I’ve been waiting for this bottle to hit the shelves here for a long time. Oklahoma can be a couple months behind the curve when it comes to new releases, so when this stuff finally showed its face in mid-August at an Oklahoma City store, Kate happened to spot it and snag it for me. She got solid good wife points for that one.
This is the first Booker’s of 2015 that invoked the good ‘ol Booker’s Roundtable. This is when Fred Noe (Booker’s son) calls upon other whiskey enthusiasts and experts to select the batch with him. Among the members of the roundtable were one of my favorite Bourbon authorities, Chuck Cowdery, and Louisville chef Coby Ming. The whole “center cut” thing references Booker’s sweet-spot of the rick house, the center (duh), as well as the fact that this release was selected in part due to it’s flavor profile lending itself well to pairing with food.
I could ramble on for a long time about this stuff and why I’ve been so excited to try it, but hey, Mr. Cowdery and the Booker’s site actually do a fine job of handling that for me so I can just get to the drinkin’. So after you get done reading this sweet review, go check ’em out and get excited for your own bottle!
Company: Beam Suntory
Distillery: Jim Beam Distillery
Location: Clermont, Kentucky
Mash Bill: 77% corn/13% rye/10% barley
Age: 7 years, 2 months, 28 days
ABV: 63.6% (127.2 proof)
Released: Summer 2015
Color: Bright amber
Nose: So much sweeter than I expected. Black tea, sweet cinnamon, and light brown sugar with a bit of ethanol that faded after the glass opened up a bit. The aroma provides no hint at the proof of this pour. It’s subtle and barely offers any oak or rye to balance the sweetness.
Taste: There’s some of that big Bourbon I was expecting. The sweetness carries to the palate well with that tea and brown sugar coming in loud and clear. The barrel is more pronounced than on the aroma and brings classic dry oak, tobacco, smooth vanilla, cola, and cinnamon. The mouthfeel is creamy and coats your mouth immediately like a comforting blanket of booze.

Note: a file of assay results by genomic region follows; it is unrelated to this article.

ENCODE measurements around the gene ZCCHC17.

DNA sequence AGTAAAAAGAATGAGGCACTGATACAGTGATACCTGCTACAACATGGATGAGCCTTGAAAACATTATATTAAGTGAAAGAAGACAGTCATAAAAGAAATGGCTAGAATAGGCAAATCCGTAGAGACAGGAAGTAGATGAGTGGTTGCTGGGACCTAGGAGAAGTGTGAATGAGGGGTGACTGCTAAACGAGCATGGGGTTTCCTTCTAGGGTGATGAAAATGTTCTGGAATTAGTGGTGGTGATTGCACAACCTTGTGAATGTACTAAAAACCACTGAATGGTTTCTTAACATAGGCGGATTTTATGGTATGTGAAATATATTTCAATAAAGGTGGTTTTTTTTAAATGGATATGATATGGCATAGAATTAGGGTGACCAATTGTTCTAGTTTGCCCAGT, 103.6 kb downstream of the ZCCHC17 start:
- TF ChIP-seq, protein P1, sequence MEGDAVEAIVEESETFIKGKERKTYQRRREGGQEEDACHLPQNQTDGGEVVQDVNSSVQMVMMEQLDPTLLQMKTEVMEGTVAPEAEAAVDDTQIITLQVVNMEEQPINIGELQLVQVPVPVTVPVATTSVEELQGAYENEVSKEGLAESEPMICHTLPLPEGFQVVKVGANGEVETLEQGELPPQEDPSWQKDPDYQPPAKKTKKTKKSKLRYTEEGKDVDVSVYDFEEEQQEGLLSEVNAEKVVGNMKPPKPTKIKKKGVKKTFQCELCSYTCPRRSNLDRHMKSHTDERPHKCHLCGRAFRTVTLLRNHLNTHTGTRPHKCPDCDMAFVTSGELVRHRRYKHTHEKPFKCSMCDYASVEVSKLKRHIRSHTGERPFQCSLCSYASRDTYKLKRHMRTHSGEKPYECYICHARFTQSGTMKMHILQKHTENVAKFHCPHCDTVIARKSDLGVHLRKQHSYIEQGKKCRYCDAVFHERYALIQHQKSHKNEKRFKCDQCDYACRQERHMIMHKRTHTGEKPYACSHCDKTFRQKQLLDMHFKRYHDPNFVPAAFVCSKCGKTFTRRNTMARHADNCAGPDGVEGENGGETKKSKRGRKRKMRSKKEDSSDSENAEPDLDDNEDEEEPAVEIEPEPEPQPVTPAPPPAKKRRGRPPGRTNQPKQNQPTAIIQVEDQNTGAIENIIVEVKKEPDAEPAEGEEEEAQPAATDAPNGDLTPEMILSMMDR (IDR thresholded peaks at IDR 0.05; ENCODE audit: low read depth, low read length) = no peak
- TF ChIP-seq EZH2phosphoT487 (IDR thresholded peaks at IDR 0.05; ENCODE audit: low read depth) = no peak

Finish: The sweetness finally subsides here as the cinnamon heat creeps up in volume and the tannins start drying things out. The sweet, subtle aroma leads to a bigger, sweeter taste, then concludes with a spicy, somewhat dry finish leaving me feeling like I chewed on a piece of Big Red gum that was inside a tea bag.
Overall: I have to say, this isn’t quite what I expected. I assumed huge, oaky, spicy, caramel-y things were going to fill my glass, but no, this one brought the sweetness, and not a ton else. The first night we cracked it open was with a nice steak dinner and I didn’t find the sweetness to be as pronounced as I did this go-round. The whiskey was big enough to stand out above the food, but didn’t kill the tastebuds (even with the proof), so if that’s what they were going for, they nailed it. My own hype had me thinking this would rate higher, but aroma is a huge deal for me, and this one just didn’t deliver in that department.